Emhoff battles antisemitism as historic ‘first’ on White House team
When Doug Emhoff made history as the first second gentleman, he knew another title — first Jewish spouse of a U.S. president or vice president — was just as significant.
Emhoff has been at the epicenter of the White House response to the recent rise in antisemitism around the country.
During a Hanukkah party at the vice president’s residence this week — where a Holocaust survivor and rabbis recited the blessing as Emhoff and Vice President Harris lit the candles on the Menorah — the second gentleman used the opportunity to remind those in attendance about the growing threat against the Jewish community.
“We can’t normalize this. We need to speak up and speak out and call it out as well,” Emhoff said at the party. “And anyone who’s not speaking up and speaking out and not taking action will be called out.”
Emhoff, 58, a longtime entertainment lawyer, earlier this month hosted a roundtable with Jewish leaders on combating the “rapid rise” in antisemitism. Last month, he visited a kosher deli in Des Moines, Iowa, where he talked to a rabbi about how much it means to them to live proudly and openly as Jewish Americans.
He wrote an op-Ed in USA Today on Rosh Hashanah about battling antisemitism and posed a question: “What kind of world do we want to live in?”
At the roundtable — which came on the heels of a news reports revealing that former President Trump had dined at Mar-a-Lago with white nationalist Nick Fuentes and rapper Ye, who has made antisemitic comments — Emhoff acknowledged feeling “pain” because of the uptick in hateful acts and rhetoric against the Jewish community.
“There is an epidemic of hate facing our country. We’re seeing a rapid rise in antisemitic rhetoric and acts,” said Emhoff. “Let me be clear: Words matter. People are no longer saying the quiet parts out loud. They are literally screaming them.”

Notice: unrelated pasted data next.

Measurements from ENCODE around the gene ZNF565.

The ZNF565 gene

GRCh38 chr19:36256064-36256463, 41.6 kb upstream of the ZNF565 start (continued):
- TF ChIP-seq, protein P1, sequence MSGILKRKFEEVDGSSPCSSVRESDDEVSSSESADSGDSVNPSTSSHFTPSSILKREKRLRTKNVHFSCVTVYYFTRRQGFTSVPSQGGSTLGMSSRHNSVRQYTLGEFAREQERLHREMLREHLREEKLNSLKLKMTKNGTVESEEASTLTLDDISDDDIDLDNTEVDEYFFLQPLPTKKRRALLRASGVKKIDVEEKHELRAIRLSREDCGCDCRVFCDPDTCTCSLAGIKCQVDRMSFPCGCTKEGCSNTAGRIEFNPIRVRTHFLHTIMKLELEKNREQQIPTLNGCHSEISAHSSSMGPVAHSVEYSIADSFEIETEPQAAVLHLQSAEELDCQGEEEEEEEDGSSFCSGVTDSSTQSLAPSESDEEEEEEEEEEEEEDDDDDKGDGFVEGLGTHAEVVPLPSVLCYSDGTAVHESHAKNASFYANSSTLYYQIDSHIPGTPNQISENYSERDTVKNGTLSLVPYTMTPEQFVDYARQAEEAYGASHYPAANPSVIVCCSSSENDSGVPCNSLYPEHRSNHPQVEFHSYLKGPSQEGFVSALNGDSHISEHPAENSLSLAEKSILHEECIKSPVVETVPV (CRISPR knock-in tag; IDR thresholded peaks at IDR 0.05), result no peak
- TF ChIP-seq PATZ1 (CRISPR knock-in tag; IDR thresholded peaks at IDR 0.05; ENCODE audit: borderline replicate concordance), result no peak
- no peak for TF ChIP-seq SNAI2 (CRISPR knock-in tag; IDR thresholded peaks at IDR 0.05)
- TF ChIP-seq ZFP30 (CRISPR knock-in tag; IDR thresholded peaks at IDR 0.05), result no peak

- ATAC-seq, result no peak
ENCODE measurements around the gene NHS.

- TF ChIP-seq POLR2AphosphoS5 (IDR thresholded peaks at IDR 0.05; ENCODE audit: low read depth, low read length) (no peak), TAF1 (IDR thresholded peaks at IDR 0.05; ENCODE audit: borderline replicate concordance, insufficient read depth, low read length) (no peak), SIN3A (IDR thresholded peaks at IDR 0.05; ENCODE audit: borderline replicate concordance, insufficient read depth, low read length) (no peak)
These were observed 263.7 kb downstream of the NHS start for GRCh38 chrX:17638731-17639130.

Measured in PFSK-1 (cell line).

Those close to Emhoff say he has been an advocate for the Jewish community since assuming the role of second gentleman.
When he moved into the vice president’s residence last year, he and Harris hung a Mezuzah at the door. In September, he met with the National Council of Jewish Women Board at the White House.
Emhoff also hosted a virtual seder and made matzah with a group of fourth graders in Washington and then talked about the importance of Passover traditions with another class of students.
“He could have legitimately said, ‘I’m Jewish, I acknowledge I’m Jewish … but don’t expect me to take this up as my issue.’ But instead, he did the exact opposite,” said Ambassador Deborah Lipstadt, the special envoy to monitor and combat antisemitism at the Department of State. “He’s leaning into it. And he’s leaning into the challenging portions of it. I give him great, great credit for doing this.”
“I’m very gratified to have him involved so openly and clearly and unequivocally and unashamedly,” Lipstadt added.
Emhoff’s role also sends the signal that the White House is taking antisemitism seriously, said Katherine Jellison, a professor of U.S. women’s and gender history at Ohio University.